Wednesday, February 5, 2014 at 6:30 PM
Center for Korean Studies Auditorium
Thailand (2011, 105 min)
Thai w/English subtitles
Director: Pen-ek Ratanaruang
Cinematography: Chankit Chamnivikaipong
Film Editing: Patamanadda Yukol
Cast: Nopachai Chaiyanam, Sirin Horwang, Chanokporn Sayoungkul
This “Buddhist film noir,” as writer-director Pen-ek Ratanaruang calls it, is surprisingly slow-moving and soulful for a film full of double-crosses and cold-blooded killing. Zigzagging back and forth in time, it follows cool-guy Tul (Nopachai Chaiyanam) from a fairly mindless life of instinct and action to that Zen state Cesar Millan calls “calm submissive.”
Tul’s short, intense life includes some pretty dramatic switchbacks-from cop to prisoner (he’s framed by a drug lord when he wouldn’t take a bribe to drop a case against him) to hit man (or, as the man who hires him prefers to say, “assassination expert”) to monk. Ironically, the thing that finally sets him on the right path is a shot in the head, which leaves him seeing everything upside down. We see things from his perspective, but only fleetingly-just enough to convey a sense of how disorienting it would be to live that way, but not enough to be headache-inducing. That literal change in perspective leads to a metaphysical one, as he loses his taste for killing.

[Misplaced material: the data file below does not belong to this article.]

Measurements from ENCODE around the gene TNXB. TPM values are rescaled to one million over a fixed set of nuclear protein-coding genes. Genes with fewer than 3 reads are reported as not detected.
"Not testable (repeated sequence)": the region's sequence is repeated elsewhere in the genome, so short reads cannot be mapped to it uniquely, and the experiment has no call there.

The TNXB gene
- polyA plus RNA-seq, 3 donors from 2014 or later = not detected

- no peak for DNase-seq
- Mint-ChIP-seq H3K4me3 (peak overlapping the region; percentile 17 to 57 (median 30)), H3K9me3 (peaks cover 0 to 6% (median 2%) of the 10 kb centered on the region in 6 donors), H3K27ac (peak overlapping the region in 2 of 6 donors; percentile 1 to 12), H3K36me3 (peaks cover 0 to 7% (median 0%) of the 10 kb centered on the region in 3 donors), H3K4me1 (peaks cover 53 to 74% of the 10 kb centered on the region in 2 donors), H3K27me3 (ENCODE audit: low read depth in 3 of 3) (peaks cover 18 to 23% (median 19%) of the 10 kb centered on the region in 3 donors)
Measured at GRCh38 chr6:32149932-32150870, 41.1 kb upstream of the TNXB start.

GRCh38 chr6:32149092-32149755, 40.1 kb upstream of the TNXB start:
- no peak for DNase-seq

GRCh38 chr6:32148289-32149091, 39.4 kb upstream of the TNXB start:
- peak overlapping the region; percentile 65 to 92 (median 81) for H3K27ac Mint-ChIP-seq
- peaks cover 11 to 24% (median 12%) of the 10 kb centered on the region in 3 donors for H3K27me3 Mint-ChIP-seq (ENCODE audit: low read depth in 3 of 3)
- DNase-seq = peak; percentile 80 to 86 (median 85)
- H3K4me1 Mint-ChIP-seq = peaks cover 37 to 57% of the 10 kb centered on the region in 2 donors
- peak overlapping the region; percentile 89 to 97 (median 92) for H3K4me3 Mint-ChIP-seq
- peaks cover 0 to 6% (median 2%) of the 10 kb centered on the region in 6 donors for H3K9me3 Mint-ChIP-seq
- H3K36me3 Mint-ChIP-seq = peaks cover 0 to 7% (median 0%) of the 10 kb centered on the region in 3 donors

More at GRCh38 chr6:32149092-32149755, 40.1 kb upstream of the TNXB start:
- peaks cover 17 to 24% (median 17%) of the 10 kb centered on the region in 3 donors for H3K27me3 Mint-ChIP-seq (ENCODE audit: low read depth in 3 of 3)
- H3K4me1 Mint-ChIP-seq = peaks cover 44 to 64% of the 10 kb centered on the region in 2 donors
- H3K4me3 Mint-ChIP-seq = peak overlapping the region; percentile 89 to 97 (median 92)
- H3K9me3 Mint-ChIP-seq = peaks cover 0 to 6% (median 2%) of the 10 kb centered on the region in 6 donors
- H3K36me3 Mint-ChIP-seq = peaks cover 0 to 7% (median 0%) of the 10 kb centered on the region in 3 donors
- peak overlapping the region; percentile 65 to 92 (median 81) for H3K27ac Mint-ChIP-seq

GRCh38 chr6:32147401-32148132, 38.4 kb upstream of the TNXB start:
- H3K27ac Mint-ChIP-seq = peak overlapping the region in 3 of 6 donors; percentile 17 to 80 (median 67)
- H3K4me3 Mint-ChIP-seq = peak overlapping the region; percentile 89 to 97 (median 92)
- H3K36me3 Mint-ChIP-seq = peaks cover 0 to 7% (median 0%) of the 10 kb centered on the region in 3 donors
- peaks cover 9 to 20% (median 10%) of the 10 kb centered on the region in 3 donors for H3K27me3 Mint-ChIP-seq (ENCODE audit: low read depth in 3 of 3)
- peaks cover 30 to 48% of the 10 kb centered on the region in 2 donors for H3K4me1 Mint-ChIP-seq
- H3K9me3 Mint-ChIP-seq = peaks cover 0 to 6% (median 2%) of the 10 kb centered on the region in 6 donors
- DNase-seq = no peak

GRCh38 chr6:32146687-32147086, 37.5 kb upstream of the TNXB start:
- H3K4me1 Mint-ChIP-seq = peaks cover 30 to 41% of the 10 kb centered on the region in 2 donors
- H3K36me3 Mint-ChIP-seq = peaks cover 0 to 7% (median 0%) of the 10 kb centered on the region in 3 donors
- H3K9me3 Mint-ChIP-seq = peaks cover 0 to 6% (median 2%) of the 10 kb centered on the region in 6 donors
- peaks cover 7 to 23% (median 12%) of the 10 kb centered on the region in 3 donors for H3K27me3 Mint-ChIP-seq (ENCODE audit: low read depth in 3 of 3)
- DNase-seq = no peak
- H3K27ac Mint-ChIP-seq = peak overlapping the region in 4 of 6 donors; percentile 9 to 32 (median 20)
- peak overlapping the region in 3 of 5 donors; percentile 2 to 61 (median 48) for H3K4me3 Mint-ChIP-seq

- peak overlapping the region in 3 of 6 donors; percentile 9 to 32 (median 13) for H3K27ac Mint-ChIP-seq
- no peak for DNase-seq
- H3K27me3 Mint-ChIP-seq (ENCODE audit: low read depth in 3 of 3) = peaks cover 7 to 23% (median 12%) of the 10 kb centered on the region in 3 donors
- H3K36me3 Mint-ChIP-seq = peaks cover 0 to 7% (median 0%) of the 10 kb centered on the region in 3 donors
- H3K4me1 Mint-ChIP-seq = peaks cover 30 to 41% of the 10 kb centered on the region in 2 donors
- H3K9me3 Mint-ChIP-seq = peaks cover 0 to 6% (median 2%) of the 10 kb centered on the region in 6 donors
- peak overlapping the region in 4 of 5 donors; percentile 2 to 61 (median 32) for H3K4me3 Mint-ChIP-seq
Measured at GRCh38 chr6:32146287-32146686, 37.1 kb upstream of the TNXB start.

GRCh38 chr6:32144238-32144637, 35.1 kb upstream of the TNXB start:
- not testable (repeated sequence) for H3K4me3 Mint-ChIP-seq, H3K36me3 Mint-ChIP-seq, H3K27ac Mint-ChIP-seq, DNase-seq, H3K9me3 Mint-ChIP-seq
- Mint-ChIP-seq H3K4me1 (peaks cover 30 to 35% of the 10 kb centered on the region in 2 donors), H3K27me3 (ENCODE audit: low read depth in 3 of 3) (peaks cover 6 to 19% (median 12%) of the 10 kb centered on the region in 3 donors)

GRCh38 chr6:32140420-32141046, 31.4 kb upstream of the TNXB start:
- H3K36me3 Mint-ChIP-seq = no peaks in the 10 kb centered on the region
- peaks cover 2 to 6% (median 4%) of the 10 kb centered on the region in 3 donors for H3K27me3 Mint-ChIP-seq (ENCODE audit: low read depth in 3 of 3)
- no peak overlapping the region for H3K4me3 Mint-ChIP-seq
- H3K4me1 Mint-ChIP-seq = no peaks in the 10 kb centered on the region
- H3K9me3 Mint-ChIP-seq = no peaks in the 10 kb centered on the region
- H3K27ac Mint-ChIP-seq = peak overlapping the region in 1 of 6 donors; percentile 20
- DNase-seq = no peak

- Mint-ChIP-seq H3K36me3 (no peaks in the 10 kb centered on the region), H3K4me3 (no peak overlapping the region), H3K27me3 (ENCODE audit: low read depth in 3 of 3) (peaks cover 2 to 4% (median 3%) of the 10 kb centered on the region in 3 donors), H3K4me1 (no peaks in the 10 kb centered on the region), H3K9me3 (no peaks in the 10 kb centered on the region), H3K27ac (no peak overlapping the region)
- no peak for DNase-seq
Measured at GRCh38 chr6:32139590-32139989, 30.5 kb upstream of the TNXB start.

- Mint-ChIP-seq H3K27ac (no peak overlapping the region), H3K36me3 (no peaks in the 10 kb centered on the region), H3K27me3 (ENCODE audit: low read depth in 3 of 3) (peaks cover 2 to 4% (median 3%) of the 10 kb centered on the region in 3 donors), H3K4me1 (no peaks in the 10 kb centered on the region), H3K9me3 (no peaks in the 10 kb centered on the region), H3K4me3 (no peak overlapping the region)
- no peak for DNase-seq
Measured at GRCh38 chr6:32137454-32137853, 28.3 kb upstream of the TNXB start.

Ratanaruang, a star of the Thai new wave, drenches his film in classic noir style, filling it full of shadows and rain and often placing splashes of white or bright color against a dark backdrop. Ratanaruang and his riveting star keep the focus on Tul’s state of mind while the camera prowls like a big cat, closing in on its subject with slow, steady pans and zooms as if inviting you into his head. And so, while the betrayals and bloody murders Tul weathers or commits are vividly portrayed, they never feel like more than temporary roadblocks in his journey to enlightenment.
- Elise Nakhnikian, Slant Magazine